Ever since the Nintendo Switch launched, there have been a host of problems regarding the system's Joy-Con controllers, chief among them being what is colloquially known as "Joy-Con Drift."
Here's what you need to know about this widespread Switch controller issue, and what to do if you're affected.
What Is Joy-Con Drift?
"Joy-Con Drift" is when the analog stick on your Joy-Con essentially moves on its own, and it's been labeled a "drift" motion because the input that the controller receives isn't instant, but rather slowly accelerates.
The motion can be small and only happen every so often, or the drift can occur every time you even move your analog stick. While Joy-Con Drift is more common on the left controller, there's evidence that it happens in both.
It seems that the issue is caused by dust and dirt becoming trapped under the rubber flap of the analog stick.
Joy-Con Drift Class-Action Lawsuit
The number of people affected (myself included, as well as several Future staff) has actually gotten so high that law firm Chimicles Schwartz Kriner & Donaldson-Smith (CSK&D) filed a class-action lawsuit against Nintendo, alleging "that the joysticks on Joy-Con controllers are defective, leading users to experience drift issues."
If you're experiencing Joy-Con Drift, we recommend that you take part in the lawsuit and explain your situation. You won't lose anything by telling your story, and you may become entitled to some cash if the lawsuit is successful.
Nintendo's Response (Update)
In an interview with Kotaku, Nintendo gave a response on the current situation of Joy-Con drift.
"At Nintendo, we take great pride in creating quality products and we are continuously making improvements to them," a representative from Nintendo told Kotaku. "We want our consumers to have fun with Nintendo Switch, and if anything falls short of this goal we always encourage them to visit http://support.nintendo.com so we can help."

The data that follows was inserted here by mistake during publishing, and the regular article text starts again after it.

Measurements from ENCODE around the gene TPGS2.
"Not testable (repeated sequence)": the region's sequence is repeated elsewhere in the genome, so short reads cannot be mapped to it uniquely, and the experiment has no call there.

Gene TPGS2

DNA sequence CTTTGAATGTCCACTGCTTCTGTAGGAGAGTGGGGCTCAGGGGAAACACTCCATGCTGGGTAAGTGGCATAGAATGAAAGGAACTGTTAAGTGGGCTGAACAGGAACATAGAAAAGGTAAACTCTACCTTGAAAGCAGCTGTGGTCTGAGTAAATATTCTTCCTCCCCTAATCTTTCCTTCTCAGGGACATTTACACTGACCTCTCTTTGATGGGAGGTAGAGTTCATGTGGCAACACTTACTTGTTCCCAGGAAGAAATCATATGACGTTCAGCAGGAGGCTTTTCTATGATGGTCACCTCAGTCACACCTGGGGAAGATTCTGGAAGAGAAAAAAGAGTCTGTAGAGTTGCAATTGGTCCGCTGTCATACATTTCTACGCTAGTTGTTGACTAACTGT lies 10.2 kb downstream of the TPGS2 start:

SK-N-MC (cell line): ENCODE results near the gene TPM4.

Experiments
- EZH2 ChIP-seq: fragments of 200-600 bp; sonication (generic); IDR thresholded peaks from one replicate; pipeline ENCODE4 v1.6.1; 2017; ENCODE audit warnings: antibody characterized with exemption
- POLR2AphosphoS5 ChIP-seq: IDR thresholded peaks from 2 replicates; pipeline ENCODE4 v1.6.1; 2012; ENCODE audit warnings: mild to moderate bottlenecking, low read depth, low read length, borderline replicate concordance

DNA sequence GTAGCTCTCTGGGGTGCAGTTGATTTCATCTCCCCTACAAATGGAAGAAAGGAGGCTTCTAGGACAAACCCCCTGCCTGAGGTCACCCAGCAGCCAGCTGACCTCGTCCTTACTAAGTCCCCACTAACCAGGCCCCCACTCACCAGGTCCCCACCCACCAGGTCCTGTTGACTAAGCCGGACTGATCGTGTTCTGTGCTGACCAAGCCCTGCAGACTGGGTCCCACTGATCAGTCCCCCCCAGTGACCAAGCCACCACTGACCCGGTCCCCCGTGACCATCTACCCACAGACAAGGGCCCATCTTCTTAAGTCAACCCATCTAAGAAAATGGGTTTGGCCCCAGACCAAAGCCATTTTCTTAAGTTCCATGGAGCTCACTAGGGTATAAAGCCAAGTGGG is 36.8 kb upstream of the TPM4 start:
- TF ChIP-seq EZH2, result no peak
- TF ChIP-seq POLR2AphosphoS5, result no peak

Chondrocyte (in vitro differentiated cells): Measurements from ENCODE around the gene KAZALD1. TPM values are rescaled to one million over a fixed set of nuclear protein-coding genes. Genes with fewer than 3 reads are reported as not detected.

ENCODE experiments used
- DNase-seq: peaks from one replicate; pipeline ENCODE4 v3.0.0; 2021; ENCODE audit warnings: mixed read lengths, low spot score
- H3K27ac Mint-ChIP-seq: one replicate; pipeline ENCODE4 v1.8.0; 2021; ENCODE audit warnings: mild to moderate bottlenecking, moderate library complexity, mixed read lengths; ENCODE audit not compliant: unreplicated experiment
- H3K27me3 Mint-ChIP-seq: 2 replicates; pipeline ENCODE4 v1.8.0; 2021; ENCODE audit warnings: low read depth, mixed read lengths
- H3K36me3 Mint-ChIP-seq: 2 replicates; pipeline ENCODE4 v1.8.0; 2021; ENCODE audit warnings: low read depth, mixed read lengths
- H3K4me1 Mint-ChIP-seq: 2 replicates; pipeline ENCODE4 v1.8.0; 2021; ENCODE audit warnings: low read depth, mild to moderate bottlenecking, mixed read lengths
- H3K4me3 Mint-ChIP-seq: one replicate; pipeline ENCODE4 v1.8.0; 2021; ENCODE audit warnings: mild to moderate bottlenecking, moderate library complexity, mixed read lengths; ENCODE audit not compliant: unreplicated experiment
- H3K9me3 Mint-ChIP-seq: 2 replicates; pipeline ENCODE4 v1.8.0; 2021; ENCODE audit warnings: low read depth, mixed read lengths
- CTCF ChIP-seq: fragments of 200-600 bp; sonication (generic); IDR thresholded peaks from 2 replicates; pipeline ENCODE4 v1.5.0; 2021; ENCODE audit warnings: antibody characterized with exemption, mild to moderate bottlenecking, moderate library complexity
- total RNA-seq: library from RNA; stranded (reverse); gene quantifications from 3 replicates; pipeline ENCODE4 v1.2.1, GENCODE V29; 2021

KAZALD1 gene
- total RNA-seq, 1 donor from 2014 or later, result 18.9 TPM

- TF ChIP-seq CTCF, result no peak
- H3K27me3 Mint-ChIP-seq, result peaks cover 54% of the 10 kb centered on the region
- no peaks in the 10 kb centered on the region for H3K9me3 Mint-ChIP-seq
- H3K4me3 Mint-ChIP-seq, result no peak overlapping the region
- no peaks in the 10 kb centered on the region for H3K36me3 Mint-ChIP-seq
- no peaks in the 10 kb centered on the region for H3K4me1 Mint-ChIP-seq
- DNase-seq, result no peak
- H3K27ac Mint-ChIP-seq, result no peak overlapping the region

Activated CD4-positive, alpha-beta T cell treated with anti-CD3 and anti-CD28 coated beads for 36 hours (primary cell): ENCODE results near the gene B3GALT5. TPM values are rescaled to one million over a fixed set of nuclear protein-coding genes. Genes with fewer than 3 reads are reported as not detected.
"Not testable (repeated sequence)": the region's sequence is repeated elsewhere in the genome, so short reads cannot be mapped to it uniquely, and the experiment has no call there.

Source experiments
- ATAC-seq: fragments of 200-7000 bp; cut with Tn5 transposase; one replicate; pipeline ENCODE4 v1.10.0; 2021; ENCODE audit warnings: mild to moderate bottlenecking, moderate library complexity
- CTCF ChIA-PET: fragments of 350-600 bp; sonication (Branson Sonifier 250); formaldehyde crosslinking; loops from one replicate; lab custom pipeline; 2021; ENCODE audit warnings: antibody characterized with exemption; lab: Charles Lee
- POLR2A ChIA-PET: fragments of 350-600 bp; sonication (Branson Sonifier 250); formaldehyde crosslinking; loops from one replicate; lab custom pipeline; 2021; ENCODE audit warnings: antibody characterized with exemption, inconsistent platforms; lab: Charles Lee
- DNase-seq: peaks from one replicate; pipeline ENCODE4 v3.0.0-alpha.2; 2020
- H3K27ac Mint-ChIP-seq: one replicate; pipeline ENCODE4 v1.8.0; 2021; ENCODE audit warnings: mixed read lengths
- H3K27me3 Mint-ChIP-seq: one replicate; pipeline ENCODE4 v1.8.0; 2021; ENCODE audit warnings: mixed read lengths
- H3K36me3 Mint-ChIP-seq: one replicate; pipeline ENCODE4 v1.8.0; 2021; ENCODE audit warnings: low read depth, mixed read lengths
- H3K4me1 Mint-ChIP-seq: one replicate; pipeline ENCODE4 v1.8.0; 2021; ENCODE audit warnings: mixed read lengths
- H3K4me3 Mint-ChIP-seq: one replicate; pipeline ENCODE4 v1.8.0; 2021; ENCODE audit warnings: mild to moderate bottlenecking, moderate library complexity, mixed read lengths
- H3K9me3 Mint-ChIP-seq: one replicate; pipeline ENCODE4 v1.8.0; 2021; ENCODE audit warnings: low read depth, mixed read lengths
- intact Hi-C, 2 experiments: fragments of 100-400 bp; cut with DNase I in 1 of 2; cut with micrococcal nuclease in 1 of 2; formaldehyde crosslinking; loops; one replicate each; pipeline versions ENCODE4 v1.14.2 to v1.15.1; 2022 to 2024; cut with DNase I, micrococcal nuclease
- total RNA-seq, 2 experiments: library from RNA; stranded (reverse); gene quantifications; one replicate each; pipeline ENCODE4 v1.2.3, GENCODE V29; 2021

It's not exactly the most helpful response, especially because users have experienced Joy-Con drift even after sending their Joy-Cons in for repair.
However, a recent memo within Nintendo surfaced, seen by Vice Games, that states "Customers will no longer be requested to provide proof of purchase for Joy-Con repairs.” It goes on to say that “It is not necessary to confirm warranty status. If a customer requests a refund for a previously paid Joy-Con repair [...] confirm the prior repair and then issue a refund.”
What To Do If You Have Joy-Con Drift
Apart from taking part in the lawsuit, we recommend a few methods to solve your issue.
Now that Nintendo is accepting repairs of all Joy-Cons, no matter the warranty, the official way to get it done is to send it back to Nintendo.
However, if you'd rather save some time, you can try to fix it yourself. First, start by cleaning underneath the flap of the stick with some compressed air. If that doesn't work, you can go ham with this iFixit guide in order to replace the analog stick.
If you're not satisfied with either method, you could always spring for a Nintendo Switch Pro controller. But if you're not willing to put your money in Nintendo's hands again, maybe go with the PowerA Enhanced Wireless Controller.
You could also do what I did: reluctantly give in and get a new pair of Joy-Cons. Unfortunately, this is just one of several issues that the Joy-Cons have had during its lifespan. But it seems like Nintendo is taking this issue seriously now, which is great, especially with the Nintendo Switch Lite and New Nintendo Switch coming down the pipeline.